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Cassidy Burns, a Minneapolis financial adviser, recently told the Wall Street Journal how a wealthy family she works with has struggled to find a successor for their family foundation. What to do when the heirs apparent are unwilling to rise to the occasion? Spend the foundation’s money, and do it fast.

Highlighting this trend, the Journal article shares that fifty years ago only 5% of the total assets of America’s largest 50 foundations were “held by spend-downs.” In 2010, however, that number has risen to 24%, according to Bridgespan Group in Boston. Like in the case of Cassidy Burns’s client, the phenomenon of spending down one’s foundation has become more and more frequent.

This idea is certainly not new. One need only turn to Andrew Carnegie’s famed Gospel of Wealth (1889) arguing that the wealthy should give, particularly within their lifetimes: “The man who dies thus rich dies disgraced.”

Over a century later, the “spending-down” phenomenon reemerged when select U.S. billionaires signed The Giving Pledge, which is a “commitment by the world’s wealthiest individuals and families to dedicate the majority of their wealth to philanthropy.” (The pledge reached out to international billionaires in early 2013).

However, turning back to Cassidy Burns’s clients, there are clearly other reasons other than “disinterest [sic] among heirs” that motivate one to give during one’s lifetime. The Journal article mentions a number of reasons – for example, a “desire” of philanthropists to bring about change within their lifetimes as well as more control over how funds are distributed.

Elliot Berger, managing director at Arabella Advisors in New York City, continues:

 Another primary reason for giving while living is the donor's ability to control how funds are distributed, Mr. Berger says. "Many storied foundations have seen a mission drift as a result of what could be described as an inevitable distance between the vision and values of the founders and their heirs," he says.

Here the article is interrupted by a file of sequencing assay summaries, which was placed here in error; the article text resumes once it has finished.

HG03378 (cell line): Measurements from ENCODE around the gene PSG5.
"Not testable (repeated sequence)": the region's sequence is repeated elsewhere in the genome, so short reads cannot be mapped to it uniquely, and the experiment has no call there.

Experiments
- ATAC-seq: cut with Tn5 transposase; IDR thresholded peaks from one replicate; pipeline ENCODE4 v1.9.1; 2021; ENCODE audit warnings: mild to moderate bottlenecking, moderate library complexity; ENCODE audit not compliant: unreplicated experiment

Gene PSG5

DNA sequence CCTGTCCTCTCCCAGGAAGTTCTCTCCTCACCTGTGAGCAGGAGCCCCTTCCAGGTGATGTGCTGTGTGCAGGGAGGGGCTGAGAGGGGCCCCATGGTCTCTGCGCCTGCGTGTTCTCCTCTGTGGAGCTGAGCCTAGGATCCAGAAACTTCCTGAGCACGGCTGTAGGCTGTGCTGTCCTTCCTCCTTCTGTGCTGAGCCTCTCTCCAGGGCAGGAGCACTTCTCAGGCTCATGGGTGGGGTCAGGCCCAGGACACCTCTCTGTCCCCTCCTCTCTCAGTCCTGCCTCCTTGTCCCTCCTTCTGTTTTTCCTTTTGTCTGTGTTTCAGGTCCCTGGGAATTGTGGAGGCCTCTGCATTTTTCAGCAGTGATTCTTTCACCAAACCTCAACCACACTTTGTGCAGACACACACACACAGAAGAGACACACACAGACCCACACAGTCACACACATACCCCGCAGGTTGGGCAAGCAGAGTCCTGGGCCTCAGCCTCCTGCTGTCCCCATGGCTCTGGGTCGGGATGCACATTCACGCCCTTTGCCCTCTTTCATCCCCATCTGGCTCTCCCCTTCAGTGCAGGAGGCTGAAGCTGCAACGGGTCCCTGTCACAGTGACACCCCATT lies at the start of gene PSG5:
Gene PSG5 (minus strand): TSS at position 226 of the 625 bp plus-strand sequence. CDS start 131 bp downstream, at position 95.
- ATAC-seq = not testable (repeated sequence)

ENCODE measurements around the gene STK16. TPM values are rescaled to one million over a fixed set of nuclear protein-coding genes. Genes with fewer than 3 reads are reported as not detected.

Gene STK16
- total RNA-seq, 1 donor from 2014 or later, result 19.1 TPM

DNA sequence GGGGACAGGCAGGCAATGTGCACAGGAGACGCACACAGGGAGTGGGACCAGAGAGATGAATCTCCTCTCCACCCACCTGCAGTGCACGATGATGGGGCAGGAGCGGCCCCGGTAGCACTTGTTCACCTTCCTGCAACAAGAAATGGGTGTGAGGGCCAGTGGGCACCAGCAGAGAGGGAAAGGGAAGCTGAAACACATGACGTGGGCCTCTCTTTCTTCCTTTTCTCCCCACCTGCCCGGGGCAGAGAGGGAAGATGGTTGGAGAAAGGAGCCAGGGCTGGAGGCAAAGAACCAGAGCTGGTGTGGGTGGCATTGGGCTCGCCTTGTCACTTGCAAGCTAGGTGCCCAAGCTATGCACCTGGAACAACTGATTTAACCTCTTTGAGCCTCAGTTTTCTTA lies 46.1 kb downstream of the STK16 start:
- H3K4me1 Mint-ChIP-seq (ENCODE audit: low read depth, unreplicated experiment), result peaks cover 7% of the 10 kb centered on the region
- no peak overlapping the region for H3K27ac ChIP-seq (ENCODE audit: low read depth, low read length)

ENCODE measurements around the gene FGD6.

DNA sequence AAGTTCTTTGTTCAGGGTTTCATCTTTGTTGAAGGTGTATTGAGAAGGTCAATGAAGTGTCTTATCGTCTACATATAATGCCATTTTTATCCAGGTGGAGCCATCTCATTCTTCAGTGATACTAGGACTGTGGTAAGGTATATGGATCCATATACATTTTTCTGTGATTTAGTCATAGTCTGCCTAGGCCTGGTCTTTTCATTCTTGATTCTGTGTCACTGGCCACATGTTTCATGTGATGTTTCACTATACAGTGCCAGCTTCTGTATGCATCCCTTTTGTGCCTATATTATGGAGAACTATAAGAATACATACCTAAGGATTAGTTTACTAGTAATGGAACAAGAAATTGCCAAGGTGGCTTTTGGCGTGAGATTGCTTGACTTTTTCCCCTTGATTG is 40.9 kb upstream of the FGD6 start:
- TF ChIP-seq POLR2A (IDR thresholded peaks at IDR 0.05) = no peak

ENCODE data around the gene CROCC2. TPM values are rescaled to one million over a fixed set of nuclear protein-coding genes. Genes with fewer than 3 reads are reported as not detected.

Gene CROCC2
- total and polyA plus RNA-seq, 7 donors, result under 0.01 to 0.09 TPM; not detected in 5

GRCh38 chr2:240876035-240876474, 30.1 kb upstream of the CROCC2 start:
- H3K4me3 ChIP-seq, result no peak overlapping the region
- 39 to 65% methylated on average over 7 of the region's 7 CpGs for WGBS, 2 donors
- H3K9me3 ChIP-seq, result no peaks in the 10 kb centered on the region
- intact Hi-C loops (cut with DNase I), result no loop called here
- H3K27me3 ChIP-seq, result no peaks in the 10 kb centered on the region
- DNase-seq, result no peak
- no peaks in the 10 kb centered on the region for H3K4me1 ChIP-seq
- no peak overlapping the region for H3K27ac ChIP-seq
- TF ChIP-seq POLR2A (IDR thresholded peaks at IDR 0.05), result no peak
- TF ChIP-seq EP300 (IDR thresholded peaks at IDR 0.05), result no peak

It should be no surprise that I believe the decision of how one spends his or her money should be left up to the philanthropist (see my musings defending philanthropists’ individual agency here and here); however, I think philanthropists should consider longer term implications before letting the well run dry.

While this may be an idealistic position to take, “spending-down” necessarily looks at safe, immediate change (e.g. the Journal article remarked, “Foundations with limited durations may be more risk averse”); instead, philanthropy should be guided towards long-term (perhaps sometimes risky) change. Foundations should institute difficult missions, spending years (nay, generations) to facilitate such change. Since the foundation’s objective may not be realized within the core philanthropist’s lifetime, this approach necessarily highlights the selflessness of philanthropy.

Additionally, foundations that think in the long term can perfect processes, giving strategies, and ultimately ascend to be vehicles of major change as an effect of this patience (see the institutionalized foundations like the Ford Foundation, J. Paul Getty Trust, Carnegie Corporation of New York, etc).

Why is this patience important? Patience allows these organizations to foster better relationships within their respective communities. Patience allows these organizations to comprehensively learn their philanthropic craft. And patience allows these organizations to grow and to serve to the best of their abilities.

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